The question then, is whether the extinction of the large tree finch and the collapse of the boundary between small and medium tree finches can be attributed to the parasite, and the changing selective pressures associated with it. Certainly there were clear changes in size structure (from larger birds to smaller birds) and in recruitment (from few young hybrids to many young hybrids) between the low parasite year (2005) and the high parasite year (2010). Strikingly, parasite loads in nests were much lower for hybrids and smaller-bodied populations than for the larger-bodied population (figure below). Compared to their large-bodied parents, hybrids somehow avoided parasite attack even in years with high parasite densities (2010). When parasite loads are high, hybrid offspring have a fitness advantage, as evidenced by the large number of young hybrids in 2012. The collapse of the large tree finch population is also likely a product of parasite pressures as well, as females selected smaller mates with comparatively lower parasite loads. Despite the apparent importance of the parasites in 2010, the existence of only a few older hybrid individuals, and greater morphological distance between populations seen in the 2005 survey (a low parasite period) suggests that selection for hybrids varies greatly through time. Though the persistence of the Philornis parasite on Floreana may prevent re-establishment of the large tree finch, changing parasite densities and other selective pressures may continue to cause the boundaries of the remaining finch populations to overlap and retract in the future. The story of Darwin's finches is even more interesting if we consider that it doesn't stop at character displacement but continues to this day.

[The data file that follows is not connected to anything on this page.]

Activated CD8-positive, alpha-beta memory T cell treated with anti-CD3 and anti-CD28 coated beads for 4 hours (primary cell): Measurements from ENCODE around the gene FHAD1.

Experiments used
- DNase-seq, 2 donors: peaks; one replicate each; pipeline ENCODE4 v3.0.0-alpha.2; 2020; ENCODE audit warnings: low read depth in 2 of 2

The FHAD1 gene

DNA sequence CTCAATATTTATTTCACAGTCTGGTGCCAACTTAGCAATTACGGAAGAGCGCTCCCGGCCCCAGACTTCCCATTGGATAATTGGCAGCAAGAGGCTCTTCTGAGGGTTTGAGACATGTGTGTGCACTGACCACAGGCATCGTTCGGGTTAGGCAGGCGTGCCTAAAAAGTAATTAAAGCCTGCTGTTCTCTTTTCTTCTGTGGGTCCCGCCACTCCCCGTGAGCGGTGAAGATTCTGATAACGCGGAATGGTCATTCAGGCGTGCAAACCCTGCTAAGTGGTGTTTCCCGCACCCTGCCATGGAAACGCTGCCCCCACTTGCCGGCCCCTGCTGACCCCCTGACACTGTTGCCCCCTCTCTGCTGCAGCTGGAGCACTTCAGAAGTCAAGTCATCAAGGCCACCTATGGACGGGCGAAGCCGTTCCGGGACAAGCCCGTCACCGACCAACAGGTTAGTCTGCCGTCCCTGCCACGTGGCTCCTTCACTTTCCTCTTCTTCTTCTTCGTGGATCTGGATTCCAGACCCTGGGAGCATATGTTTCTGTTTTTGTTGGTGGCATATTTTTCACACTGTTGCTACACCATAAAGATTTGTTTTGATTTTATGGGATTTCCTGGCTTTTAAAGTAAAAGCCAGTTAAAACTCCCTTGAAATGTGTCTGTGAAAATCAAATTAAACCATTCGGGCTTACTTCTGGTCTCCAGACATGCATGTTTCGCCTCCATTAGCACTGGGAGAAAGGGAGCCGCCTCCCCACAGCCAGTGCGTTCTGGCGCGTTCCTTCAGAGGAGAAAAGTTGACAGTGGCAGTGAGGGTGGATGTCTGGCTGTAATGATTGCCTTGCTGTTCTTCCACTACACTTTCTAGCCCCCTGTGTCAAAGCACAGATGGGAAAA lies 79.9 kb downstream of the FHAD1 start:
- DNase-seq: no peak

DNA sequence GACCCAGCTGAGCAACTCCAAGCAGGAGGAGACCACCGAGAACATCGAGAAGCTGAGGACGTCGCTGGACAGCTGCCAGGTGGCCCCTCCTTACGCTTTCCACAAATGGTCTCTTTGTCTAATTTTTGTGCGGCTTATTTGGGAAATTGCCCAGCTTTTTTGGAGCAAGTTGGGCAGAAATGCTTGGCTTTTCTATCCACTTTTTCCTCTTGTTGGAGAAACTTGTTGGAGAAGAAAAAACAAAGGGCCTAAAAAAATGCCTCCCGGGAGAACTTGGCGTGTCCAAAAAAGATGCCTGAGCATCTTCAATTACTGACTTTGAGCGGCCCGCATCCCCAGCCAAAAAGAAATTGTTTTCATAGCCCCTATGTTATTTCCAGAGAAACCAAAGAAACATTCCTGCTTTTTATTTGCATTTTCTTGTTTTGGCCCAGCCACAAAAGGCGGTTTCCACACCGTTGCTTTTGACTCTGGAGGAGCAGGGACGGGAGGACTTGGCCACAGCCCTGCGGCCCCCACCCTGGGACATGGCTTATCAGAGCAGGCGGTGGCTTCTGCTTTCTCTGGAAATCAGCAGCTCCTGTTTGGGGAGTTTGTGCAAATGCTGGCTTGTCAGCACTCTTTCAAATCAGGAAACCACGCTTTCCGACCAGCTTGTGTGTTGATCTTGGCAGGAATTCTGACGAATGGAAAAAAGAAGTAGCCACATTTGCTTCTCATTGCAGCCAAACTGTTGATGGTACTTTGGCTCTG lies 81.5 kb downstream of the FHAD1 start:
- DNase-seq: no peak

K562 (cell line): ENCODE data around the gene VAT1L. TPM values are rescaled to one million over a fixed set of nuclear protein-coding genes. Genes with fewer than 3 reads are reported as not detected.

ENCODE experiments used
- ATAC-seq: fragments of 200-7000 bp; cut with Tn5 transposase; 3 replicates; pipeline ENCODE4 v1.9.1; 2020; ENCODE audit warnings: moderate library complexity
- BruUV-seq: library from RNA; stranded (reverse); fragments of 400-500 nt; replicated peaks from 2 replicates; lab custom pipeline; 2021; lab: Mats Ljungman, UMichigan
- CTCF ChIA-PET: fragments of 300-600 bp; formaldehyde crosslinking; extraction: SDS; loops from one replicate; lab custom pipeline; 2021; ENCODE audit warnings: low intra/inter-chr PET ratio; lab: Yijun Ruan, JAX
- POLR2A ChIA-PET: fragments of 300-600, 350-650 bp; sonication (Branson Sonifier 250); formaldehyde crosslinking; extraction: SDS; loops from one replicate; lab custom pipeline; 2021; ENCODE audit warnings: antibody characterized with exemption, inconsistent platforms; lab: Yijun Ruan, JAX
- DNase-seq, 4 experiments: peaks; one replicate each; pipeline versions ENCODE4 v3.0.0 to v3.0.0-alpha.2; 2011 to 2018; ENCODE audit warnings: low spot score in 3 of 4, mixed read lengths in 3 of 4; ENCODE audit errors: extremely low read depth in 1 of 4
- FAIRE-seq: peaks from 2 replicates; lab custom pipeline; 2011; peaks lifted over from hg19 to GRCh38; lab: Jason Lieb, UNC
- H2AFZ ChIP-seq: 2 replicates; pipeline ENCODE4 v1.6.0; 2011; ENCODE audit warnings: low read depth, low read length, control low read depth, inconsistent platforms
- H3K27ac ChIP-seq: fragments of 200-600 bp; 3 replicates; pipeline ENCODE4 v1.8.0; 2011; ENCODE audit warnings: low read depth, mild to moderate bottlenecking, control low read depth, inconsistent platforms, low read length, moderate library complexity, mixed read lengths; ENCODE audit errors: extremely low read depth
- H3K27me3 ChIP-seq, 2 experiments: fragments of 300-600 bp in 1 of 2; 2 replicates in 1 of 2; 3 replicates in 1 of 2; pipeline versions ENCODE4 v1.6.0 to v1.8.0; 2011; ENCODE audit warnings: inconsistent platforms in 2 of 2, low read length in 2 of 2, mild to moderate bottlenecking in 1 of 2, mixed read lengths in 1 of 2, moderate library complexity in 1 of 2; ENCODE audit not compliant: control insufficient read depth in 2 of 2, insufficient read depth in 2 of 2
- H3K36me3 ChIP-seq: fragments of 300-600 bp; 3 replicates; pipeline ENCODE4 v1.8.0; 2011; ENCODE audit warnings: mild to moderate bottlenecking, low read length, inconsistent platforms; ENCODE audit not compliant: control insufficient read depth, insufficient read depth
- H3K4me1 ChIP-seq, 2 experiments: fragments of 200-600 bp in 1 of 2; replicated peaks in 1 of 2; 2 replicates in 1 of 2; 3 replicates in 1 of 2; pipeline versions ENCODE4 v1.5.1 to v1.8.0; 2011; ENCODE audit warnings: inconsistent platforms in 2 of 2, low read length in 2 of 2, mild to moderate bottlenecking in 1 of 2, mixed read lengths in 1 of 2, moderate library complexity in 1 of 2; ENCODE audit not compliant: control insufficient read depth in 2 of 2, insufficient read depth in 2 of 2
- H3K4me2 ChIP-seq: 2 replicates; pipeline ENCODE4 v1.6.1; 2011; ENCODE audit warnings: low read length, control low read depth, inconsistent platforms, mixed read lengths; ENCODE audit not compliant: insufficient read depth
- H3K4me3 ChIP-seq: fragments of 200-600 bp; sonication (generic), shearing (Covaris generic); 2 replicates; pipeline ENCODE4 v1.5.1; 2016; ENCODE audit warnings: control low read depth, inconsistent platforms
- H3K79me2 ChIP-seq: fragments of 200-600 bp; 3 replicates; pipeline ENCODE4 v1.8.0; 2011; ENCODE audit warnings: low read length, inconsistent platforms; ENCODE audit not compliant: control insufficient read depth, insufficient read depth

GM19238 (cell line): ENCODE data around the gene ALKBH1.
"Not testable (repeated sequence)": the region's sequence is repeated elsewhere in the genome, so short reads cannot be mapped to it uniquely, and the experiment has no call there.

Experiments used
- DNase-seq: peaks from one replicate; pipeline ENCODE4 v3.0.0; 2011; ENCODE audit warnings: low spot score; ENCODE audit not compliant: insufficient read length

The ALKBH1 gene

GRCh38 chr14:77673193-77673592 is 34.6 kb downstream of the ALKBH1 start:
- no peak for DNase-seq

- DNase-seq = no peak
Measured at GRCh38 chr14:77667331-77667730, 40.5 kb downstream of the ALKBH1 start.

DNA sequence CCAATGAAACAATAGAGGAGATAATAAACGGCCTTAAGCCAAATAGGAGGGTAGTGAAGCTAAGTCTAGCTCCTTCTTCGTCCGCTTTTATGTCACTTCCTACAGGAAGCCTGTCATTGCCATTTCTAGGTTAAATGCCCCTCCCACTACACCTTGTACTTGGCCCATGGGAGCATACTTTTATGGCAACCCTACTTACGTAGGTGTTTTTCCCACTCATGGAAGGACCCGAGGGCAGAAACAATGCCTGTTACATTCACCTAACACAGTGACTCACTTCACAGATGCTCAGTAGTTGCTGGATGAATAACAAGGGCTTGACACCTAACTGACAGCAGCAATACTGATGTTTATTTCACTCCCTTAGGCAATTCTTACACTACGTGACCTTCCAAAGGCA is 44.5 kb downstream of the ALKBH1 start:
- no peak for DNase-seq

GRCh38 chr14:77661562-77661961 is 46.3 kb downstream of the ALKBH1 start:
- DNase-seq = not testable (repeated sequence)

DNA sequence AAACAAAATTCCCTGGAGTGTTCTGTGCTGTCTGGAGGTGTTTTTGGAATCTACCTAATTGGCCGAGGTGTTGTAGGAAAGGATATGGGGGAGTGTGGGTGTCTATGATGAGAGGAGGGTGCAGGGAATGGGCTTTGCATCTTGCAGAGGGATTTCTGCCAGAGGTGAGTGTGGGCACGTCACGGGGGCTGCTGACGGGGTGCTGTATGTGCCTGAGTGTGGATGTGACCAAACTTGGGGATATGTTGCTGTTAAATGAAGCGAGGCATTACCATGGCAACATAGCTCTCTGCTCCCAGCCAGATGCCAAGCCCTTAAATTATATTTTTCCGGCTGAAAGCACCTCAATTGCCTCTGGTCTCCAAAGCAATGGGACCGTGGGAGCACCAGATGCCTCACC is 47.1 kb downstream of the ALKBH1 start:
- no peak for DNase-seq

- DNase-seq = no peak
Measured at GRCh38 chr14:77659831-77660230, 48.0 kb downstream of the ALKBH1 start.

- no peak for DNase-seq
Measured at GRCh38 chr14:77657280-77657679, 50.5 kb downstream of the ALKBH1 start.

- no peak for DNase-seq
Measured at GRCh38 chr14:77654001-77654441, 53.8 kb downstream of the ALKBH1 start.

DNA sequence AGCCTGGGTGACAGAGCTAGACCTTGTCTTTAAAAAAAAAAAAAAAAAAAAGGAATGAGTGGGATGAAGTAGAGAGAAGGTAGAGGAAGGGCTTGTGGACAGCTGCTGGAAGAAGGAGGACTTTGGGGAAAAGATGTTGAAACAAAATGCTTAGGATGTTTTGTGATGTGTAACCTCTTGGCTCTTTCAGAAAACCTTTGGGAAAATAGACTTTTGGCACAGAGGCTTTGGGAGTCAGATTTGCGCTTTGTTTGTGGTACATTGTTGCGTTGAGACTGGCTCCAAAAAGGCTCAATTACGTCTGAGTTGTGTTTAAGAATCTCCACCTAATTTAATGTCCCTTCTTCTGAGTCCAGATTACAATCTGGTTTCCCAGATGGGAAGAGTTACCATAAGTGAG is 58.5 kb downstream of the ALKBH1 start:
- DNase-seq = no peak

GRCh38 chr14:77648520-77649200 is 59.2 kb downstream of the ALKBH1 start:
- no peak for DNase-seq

From Kleindorfer et al 2014: Philornis parasite intensity in nests sampled in 2005 (lower parasite) and 2010/2012 (higher parasite), for nests of the small-bodied (population 1), intermediate hybrid, and larger-bodied (population 2) individuals.